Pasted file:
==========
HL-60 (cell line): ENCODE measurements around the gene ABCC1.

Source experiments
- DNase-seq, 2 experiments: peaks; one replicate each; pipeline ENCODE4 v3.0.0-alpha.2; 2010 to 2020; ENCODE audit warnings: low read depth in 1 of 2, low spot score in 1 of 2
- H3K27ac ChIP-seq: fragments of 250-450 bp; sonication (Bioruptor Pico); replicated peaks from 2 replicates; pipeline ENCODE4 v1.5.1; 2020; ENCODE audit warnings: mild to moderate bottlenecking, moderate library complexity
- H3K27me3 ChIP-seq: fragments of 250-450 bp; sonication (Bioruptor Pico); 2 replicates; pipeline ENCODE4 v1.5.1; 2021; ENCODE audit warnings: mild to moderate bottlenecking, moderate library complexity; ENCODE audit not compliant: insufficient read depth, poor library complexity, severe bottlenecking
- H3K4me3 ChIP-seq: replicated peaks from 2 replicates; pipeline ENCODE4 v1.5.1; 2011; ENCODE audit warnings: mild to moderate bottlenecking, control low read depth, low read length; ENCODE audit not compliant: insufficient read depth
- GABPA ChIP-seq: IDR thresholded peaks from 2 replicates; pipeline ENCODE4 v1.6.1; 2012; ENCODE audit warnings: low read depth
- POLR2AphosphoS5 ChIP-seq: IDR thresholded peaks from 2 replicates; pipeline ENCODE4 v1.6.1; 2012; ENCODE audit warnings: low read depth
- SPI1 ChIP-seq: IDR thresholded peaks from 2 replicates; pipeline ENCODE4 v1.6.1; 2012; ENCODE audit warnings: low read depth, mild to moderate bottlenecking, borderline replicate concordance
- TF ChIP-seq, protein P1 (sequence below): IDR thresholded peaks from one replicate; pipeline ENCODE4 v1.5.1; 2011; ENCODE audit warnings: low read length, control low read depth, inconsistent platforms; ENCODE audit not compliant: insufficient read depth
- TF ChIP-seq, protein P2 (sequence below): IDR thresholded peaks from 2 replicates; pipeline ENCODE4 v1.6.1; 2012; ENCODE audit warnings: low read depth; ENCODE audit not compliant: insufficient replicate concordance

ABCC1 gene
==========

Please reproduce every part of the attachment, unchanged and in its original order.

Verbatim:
HL-60 (cell line): ENCODE measurements around the gene ABCC1.

Source experiments
- DNase-seq, 2 experiments: peaks; one replicate each; pipeline ENCODE4 v3.0.0-alpha.2; 2010 to 2020; ENCODE audit warnings: low read depth in 1 of 2, low spot score in 1 of 2
- H3K27ac ChIP-seq: fragments of 250-450 bp; sonication (Bioruptor Pico); replicated peaks from 2 replicates; pipeline ENCODE4 v1.5.1; 2020; ENCODE audit warnings: mild to moderate bottlenecking, moderate library complexity
- H3K27me3 ChIP-seq: fragments of 250-450 bp; sonication (Bioruptor Pico); 2 replicates; pipeline ENCODE4 v1.5.1; 2021; ENCODE audit warnings: mild to moderate bottlenecking, moderate library complexity; ENCODE audit not compliant: insufficient read depth, poor library complexity, severe bottlenecking
- H3K4me3 ChIP-seq: replicated peaks from 2 replicates; pipeline ENCODE4 v1.5.1; 2011; ENCODE audit warnings: mild to moderate bottlenecking, control low read depth, low read length; ENCODE audit not compliant: insufficient read depth
- GABPA ChIP-seq: IDR thresholded peaks from 2 replicates; pipeline ENCODE4 v1.6.1; 2012; ENCODE audit warnings: low read depth
- POLR2AphosphoS5 ChIP-seq: IDR thresholded peaks from 2 replicates; pipeline ENCODE4 v1.6.1; 2012; ENCODE audit warnings: low read depth
- SPI1 ChIP-seq: IDR thresholded peaks from 2 replicates; pipeline ENCODE4 v1.6.1; 2012; ENCODE audit warnings: low read depth, mild to moderate bottlenecking, borderline replicate concordance
- TF ChIP-seq, protein P1 (sequence below): IDR thresholded peaks from one replicate; pipeline ENCODE4 v1.5.1; 2011; ENCODE audit warnings: low read length, control low read depth, inconsistent platforms; ENCODE audit not compliant: insufficient read depth
- TF ChIP-seq, protein P2 (sequence below): IDR thresholded peaks from 2 replicates; pipeline ENCODE4 v1.6.1; 2012; ENCODE audit warnings: low read depth; ENCODE audit not compliant: insufficient replicate concordance

ABCC1 gene